What we do in the shadows

I have a nickname in my family. It was given to me by my niece who, at the time, was 3 years old. My nickname is “Lurker.” The reason behind the nickname is simple. One summer day, my niece got back from Trader Joes, turned to her grandmother and said, “I’m going to go and find Simon. He’s usually lurking around here somewhere.” Lucky me, the nickname stuck. Now I’m not sure if she had my Twitter handle, or if she looked up my Reddit ID and realized I have made a grand total of zero posts since joining. She had me pegged though, my name is Simon Dobson and I am a lurker.

My excuse has always been one of caution, “I’ll just wait until I understand how to use this newfangled doohickey and then I, oh yes I will, be unstoppable in my posts. I shall become a posting machine churning out enthralling comments that shall make the masses laugh and weep in equal measure.” This reality is yet to materialize, perhaps if I stepped out of the shadows and actually became a contributor, or even a creator, I would stand a chance.

After reading, What does it mean to disconnect? (Utecht) I realized I currently spend all of my time online consuming media. I’ve always been proud to part of the 99% up until this moment. Now I am left questioning who I am online. If only 1% of people who view content on the internet are actually creating it then it stands to reason that we are incredibly limited in our digital consumption. I really appreciate what Utecht says about the importance of “Creating creators” in our students. It’s a principle I strongly believe in and a keystone of my personal pedagogy. This article, however, has made me think about how I need to lead my students by example. They all have the confidence to share their creations with me, their peers, and their families so why don’t I? I am quickly coming to the realization that it’s time to step out of the shadows and become part of the 1%.

The 80/20 rule or Pareto Principle mentioned by Utecht is an interesting concept. I had the chance to witness this first-hand in my computer programming class. The students were working with Microbits and Sam Labs tools. They began by following the directions given to them each week to learn the basics of coding. Quickly though there was a splinter group formed of roughly 20% of the students. They started to “Geek out” over what we were learning. They began to ask if they could spend more time working on their own creations and trying to figure out as a team how to create things such as a coffee machine. As the Living with New Media (John D. and Catherine T. MacArthur Foundation) article suggested these interactions were “highly social.” They did research online, asked teachers for help, and worked with one another to share their knowledge quickly becoming experts amongst their peers. These young creators could not wait to share their learning with others. I was reminded of Sugata Mitra’s TED talk on children teaching themselves.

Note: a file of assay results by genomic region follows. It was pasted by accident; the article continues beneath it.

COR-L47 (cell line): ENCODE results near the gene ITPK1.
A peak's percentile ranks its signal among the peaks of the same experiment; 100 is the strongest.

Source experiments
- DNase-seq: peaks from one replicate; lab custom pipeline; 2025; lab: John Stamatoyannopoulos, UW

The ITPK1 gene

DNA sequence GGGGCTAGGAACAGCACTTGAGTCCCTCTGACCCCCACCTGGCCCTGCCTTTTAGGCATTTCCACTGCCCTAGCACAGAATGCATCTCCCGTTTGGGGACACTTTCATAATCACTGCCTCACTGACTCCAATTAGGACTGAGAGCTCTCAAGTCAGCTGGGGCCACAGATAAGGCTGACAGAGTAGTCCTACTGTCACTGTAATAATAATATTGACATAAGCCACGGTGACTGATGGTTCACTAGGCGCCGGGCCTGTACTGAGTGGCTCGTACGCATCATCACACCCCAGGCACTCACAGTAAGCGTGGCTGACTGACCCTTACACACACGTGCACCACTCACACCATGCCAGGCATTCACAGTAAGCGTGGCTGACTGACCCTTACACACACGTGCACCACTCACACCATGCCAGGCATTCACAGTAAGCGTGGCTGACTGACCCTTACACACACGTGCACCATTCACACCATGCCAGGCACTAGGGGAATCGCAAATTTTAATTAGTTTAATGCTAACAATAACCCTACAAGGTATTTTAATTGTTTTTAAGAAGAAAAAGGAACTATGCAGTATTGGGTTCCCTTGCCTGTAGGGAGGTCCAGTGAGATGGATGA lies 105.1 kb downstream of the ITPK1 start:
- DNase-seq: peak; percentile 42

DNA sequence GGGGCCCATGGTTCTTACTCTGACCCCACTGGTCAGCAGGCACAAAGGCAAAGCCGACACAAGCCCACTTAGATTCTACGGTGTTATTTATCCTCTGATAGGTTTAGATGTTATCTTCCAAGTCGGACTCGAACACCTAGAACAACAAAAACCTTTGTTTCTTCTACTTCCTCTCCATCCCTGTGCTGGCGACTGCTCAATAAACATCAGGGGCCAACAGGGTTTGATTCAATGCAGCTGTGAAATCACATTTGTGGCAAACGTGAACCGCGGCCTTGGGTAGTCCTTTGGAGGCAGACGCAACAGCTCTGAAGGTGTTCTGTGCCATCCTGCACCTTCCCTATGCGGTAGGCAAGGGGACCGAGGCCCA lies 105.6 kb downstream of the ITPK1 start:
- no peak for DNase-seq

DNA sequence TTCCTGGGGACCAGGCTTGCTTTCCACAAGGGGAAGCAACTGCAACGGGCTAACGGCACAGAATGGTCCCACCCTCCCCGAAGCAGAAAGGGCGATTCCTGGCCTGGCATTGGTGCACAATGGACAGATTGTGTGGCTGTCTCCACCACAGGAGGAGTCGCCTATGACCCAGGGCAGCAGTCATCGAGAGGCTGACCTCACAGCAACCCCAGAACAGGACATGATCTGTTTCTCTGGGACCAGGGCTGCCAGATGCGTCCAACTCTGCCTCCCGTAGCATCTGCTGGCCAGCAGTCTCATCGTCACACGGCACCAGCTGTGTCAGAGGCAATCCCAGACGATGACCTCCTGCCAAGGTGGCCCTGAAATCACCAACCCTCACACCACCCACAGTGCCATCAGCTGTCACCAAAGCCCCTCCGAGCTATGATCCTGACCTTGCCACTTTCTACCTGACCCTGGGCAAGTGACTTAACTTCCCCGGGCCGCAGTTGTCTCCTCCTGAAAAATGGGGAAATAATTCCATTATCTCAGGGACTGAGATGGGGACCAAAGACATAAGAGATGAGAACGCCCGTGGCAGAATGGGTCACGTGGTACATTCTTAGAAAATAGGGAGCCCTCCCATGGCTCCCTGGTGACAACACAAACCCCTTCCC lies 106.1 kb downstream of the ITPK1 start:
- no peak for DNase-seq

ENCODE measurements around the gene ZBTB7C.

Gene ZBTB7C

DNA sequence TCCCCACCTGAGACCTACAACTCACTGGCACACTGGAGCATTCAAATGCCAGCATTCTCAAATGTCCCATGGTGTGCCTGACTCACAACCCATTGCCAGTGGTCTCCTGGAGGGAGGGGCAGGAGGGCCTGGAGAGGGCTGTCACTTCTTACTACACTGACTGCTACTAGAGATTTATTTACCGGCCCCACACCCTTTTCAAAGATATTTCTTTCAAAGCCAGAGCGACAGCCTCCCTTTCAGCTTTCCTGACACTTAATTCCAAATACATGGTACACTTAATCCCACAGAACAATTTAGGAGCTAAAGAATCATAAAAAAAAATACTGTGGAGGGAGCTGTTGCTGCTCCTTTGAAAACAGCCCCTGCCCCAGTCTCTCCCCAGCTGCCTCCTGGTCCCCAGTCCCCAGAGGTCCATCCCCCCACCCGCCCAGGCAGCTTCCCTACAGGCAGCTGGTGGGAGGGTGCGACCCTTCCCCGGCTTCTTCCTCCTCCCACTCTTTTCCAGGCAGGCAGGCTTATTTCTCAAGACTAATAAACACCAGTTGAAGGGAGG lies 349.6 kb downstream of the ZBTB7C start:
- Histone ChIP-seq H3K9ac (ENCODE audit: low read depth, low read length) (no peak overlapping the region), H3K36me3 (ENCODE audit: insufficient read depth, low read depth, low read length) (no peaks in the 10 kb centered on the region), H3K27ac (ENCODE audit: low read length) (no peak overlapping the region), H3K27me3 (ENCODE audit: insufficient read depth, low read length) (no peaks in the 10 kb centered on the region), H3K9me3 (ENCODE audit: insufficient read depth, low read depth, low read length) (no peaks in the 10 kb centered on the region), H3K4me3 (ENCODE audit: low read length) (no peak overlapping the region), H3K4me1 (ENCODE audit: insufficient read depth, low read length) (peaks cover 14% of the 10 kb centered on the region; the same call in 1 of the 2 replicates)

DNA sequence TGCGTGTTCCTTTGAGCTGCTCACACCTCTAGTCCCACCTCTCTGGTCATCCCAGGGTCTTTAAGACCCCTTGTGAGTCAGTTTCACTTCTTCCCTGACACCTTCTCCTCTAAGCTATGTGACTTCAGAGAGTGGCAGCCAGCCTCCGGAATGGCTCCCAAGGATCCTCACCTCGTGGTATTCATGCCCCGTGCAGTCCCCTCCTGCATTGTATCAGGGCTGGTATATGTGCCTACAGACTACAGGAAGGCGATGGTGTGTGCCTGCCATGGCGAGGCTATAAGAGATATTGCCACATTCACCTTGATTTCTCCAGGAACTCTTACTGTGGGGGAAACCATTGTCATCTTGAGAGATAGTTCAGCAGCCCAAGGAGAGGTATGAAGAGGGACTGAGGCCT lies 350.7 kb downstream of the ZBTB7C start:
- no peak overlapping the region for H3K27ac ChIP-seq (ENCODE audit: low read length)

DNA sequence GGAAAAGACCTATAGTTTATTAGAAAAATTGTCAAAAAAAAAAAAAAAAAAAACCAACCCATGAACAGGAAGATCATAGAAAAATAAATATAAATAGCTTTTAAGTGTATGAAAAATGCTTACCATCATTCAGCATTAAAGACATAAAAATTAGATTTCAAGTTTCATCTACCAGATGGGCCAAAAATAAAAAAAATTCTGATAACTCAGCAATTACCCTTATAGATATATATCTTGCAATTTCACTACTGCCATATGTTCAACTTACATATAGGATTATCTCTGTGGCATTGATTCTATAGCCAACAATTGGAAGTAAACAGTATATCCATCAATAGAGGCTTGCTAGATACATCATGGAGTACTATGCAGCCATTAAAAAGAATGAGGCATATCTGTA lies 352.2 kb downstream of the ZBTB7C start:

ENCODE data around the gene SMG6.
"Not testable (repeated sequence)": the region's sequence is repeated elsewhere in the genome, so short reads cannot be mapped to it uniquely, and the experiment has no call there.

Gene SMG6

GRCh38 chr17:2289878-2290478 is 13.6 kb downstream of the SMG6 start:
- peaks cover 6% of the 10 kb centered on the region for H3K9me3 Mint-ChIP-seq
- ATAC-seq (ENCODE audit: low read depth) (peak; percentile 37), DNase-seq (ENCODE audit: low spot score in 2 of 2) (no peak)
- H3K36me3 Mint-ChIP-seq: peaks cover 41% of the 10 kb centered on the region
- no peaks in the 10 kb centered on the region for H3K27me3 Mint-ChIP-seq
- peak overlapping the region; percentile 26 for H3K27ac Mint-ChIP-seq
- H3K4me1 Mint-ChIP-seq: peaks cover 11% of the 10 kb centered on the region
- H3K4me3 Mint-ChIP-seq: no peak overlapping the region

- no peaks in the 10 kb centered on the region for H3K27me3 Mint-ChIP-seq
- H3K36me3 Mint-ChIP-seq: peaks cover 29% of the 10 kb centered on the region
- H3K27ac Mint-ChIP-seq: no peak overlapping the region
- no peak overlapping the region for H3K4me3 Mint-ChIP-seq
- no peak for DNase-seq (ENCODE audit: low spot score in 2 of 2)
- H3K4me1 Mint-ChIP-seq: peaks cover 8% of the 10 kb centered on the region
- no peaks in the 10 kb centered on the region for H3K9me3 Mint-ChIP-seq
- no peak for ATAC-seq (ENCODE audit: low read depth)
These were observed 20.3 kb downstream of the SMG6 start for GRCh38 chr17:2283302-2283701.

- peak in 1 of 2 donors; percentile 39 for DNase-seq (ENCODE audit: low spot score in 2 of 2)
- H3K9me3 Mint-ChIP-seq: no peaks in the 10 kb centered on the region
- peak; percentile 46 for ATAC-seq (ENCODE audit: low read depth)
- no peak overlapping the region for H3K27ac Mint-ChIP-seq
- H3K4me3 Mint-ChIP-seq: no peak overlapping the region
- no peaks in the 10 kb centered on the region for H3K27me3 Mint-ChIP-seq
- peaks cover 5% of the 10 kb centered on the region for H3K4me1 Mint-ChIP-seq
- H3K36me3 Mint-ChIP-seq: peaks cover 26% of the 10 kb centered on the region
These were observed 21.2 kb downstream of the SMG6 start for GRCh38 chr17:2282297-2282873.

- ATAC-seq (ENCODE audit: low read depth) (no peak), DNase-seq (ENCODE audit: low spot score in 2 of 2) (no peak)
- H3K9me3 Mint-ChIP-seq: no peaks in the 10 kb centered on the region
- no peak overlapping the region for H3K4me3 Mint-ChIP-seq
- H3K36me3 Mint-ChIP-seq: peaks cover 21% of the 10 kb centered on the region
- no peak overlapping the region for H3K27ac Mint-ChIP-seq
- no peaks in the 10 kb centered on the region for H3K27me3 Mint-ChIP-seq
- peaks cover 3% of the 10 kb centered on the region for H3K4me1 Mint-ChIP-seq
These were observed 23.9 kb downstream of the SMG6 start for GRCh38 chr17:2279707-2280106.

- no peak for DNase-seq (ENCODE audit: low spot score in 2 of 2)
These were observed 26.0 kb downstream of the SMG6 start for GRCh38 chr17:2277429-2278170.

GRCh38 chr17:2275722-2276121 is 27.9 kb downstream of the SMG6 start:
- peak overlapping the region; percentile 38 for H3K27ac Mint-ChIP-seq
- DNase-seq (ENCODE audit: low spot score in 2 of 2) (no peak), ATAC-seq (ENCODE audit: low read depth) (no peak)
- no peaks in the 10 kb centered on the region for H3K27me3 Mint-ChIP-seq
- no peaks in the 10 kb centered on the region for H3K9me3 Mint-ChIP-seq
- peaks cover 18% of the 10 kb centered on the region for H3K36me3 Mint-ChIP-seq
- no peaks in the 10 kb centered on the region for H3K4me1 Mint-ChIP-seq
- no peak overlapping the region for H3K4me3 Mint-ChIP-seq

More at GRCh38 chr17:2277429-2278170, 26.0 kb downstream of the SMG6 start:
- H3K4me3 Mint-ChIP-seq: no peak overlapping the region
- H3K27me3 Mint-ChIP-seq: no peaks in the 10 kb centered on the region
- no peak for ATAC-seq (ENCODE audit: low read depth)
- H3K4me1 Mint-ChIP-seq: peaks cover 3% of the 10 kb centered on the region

Our students have the motivation to work with and teach one another skills they learn both digitally and offline. They are proud to demonstrate their learning and their creations with each other in ways that they can take charge of. It is time for me to do the same. I am looking forward to emerging from the shadows and sharing my creations with the COETAIL community and others. My first step came a few weeks ago with my first blog post shared on Twitter. This is my second step and my pledge, I promise to stop just lurking and to become a contributor and creator. I might need some help along the way but it seems as though I have already have some folks I can look to for guidance.

3 Replies to “What we do in the shadows”

  1. Admitting that you are a lurker is the first step (and most important) to moving toward becoming a creator and connector. Congratulations for reflecting on how and why you need to change to become part of the 1%
    The COETAIL Community has got your back and are here to help and support you in this shift.

  2. Hey Simon!
    That highly social component of ‘geeking out’ is super fun to watch. It happens when students are gaming as well — particularly our middle schoolers. While I see the social value, I just wish I saw more of it in an academic context, as you have been lucky to experience. Good luck on your journey! I’m here with you!

  3. Hey Simon,
    Thanks for sharing the SAM Labs, looks like a great tool I would love to try out. Also love the “math class needs a makeover” so so true, as we continually push for all these amazing learning opportunities and deep learning to take place across all classes- especially those we push into for support.

    As for honoring home languages, I completely agree it is great to do and celebrate them- while at the same time we strongly encourage only English spoken within the classroom and even during lunch/recess with the idea behind- it’s the “inclusive” language, that when students are only speaking something else, it excludes all those who don’t speak it, especially in small group work. The only time where we actually say to use it, is if it’s around helping another student understand something better in class, like a concept or directions and translating it into their L1 is helpful for that student. I think finding that balance could look different for schools or even divisions just for the main thing to be constantly ensuring no student is being made to feel singled out or isolated.
    Thanks Simon

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